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Column: McCain's Gung-ho Attitude To War Unsettling

This story was written by Robert Switzer, The Independent Collegian

It is no secret that my opinions on this presidential race have wavered significantly over time. I've gone back and forth over whether or not I can support Barack Obama. But the truth is, this entire time I've had the same opinion about the man: I believe he's an exceptionally good person, who is exceptionally willing to compromise some of his beliefs to get things done.

My beliefs about the man himself have not changed, but my opinion on whether or not I should vote for him has. As the election draws dangerously near, my answer to this quandary has trended strongly toward "hell yes." There are a number of reasons for this, but perhaps most important are his differences with John McCain on war. Not just on Iraq, but on war in general.

A month or two ago I saw some TV pundit state that McCain is actually to the right of President George W. Bush on Iraq. She pointed out that whereas Bush has sounded open to persuasion following Iraqi Prime Minister Nouri Al-Maliki's suggestion that the United States should set a timetable for withdrawal, McCain has strongly opposed the idea.

I wasn't too surprised to learn that McCain out-hawks Bush on post-invasion Iraq, but I was a little surprised when I later found out that he's been to the right of Bush all along.

In an article for GQ called "Prisoner of War," Robert Draper describes a speech delivered by McCain which called for invading Iraq more than a year before it happened. Draper writes, "It was an astonishingly bellicose address, far more aggressive than even the Bush administration's public stance at the time."

As I read the article, I started to see McCain as a man who is truly a "prisoner of war," a man obsessed with war itself. Draper reports several incidents that occurred in some of McCain's visits to Iraq that strongly reinforce this notion.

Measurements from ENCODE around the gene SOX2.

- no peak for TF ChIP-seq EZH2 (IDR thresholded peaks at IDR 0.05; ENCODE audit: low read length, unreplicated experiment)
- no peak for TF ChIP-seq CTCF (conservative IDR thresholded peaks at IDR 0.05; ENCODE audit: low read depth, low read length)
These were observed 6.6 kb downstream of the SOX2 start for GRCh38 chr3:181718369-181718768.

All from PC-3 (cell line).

For example, on one visit to Camp Fallujah, McCain cut off an officer mid-presentation because "he wanted to hear about last year's battle. The officer obliged, describing the grueling effort to secure Fallujah block by block, house by house, at a cost of seventy-one American lives. McCain ... was visibly moved."

Toward the end of the article, Draper describes McCain as "a man deeply in the sway of combat valor who could sometimes seem to treasure the morale of the American military more than peace itself."

An arguably even better article to learn about McCain's militaristic mind is Tim Dickinson's "Make Believe Maverick," featured in this month's Rolling Stone. Dickinson characterizes McCain as "a man willing to say and do anything to achieve his ultimate ambition: to become commander in chief, ascending to the one position that would finally enable him to outrank his four-star father and grandfather."

In his second debate with Obama, McCain hailed Theodore Roosevelt as his hero. It makes sense: Roosevelt was one of the architects of modern American imperialism, once even saying, "I should welcome almost any war, for I think this country needs one."

Roosevelt announced the "Roosevelt Corollary" to the "Monroe Doctrine," declaring that the United States has the right to intervene anywhere in the Western Hemisphere at its discretion. To show Central and South America he wasn't kidding, he sailed "The Great White Fleet" all around the region (and eventually around the whole world), carrying fourteen thousand soldiers and hundreds of thousands of tons of weapons. According to historian Stephen Kinzer, Roosevelt asked his guests aboard the "Mayflower," while grinning, "Did you ever see such a fleet?" and he exclaimed, "It ought to make us all feel proud!"

I was instantly reminded of this while reading the Dickinson article, which described MCain on board a supercarrier in the Middle East in Jan. 2002. "Standing on the flight bridge, he watched as fighter planes roared off, en route to Afghanistan . . . 'Next up, Baghdad!' McCain whooped." The carrier on which he stood was named the USS Theodore Roosevelt.

Basically, McCain wants to be the next Teddy Roosevelt; he wants to be the next guy to carry the "big stick." Whereas I believe Obama is dying to be this nation's Chief Executive, Chief of State and Chief Legislator, McCain is daydreaming of being Commander-in-Chief and cares about little else.

I haven't seen war and neither has Barack Obama, but I know that war is the most terrible thing that exists on earth and, although I cringe at Obama talking of sending more troops to Afghanistan, I think he agrees with me that war should be seen as a last resort -- something to be avoided whenever possible.

McCain, on the other hand, thinks war is awesome. He sees it as America's central instrument of foreign policy, an institution of great glory and honor rather than one of unfortunate death and destruction. How else do you explain someone who would respond to a foreign policy question at a town hall by singing "Bomb Bomb Iran" to the tune of a Beach Boys song?

To all who agree that war represents the rock-bottom netherworld of the human condition: I urge you to join me in voting against the official war candidate. Let's kick neoconservative insanity out of the White House.

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